Evidence from meimechites and other low-degree mantle melts for redox controls on mantle-crust fractionation of platinum-group elements
Proceedings of the National Academy of Sciences of the United States of America , Volume 103 - Issue 34 p. 12695- 12700
Understanding of the geochemistry of the chalcophile elements [i.e., Os, Ir, Ru, Pt, Pd (platinum-group elements), and Au, Cu, Ni] has been informed for at least 20 years by the common assumption that when crust-forming partial melts are extracted from the upper mantle, sulfide liquid in the restite sequesters chalcophile elements until the extent of partial melting exceeds ≈25% and all of the sulfide has been dissolved in silicate melt [Hamlyn, P. R. & Keays, R. R. (1985) Geochim. Cosmochim. Acta 49, 1797-1811]. Here we document very high, unfractionated, chalcophile element concentrations in small-degree partial melts from the mantle that cannot be reconciled with the canonical residual sulfide assumption. We show that the observed high, unfractionated platinum-group element concentrations in small-degree partial melts can be attained if the melting takes place at moderately high oxygen fugacity, which will reduce the amount of sulfide due to the formation of sulfate and will also destabilize residual monosulfide solid solution by driving sulfide melts into the spinel-liquid divariant field. Magmas formed at high oxygen fugacity by small degrees of mantle melting can be important agents for the transfer of chalcophile elements from the upper mantle to the crust and may be progenitors of significant ore deposits of Pt, Pd, and Au.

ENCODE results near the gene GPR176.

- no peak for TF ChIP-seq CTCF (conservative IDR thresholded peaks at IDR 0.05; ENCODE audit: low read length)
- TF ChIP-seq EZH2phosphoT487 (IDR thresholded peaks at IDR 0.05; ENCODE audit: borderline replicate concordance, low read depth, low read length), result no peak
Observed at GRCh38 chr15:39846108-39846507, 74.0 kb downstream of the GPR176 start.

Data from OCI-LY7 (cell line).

|Gold, Oxidation, Sulfide|
|Proceedings of the National Academy of Sciences of the United States of America|
|Organisation||Department of Earth Sciences|
Mungall, J.E, Hanley, J.J. (Jacob J.), Arndt, N.T. (Nicholas T.), & Debecdelievre, A. (Anne). (2006). Evidence from meimechites and other low-degree mantle melts for redox controls on mantle-crust fractionation of platinum-group elements. Proceedings of the National Academy of Sciences of the United States of America, 103(34), 12695–12700. doi:10.1073/pnas.0600878103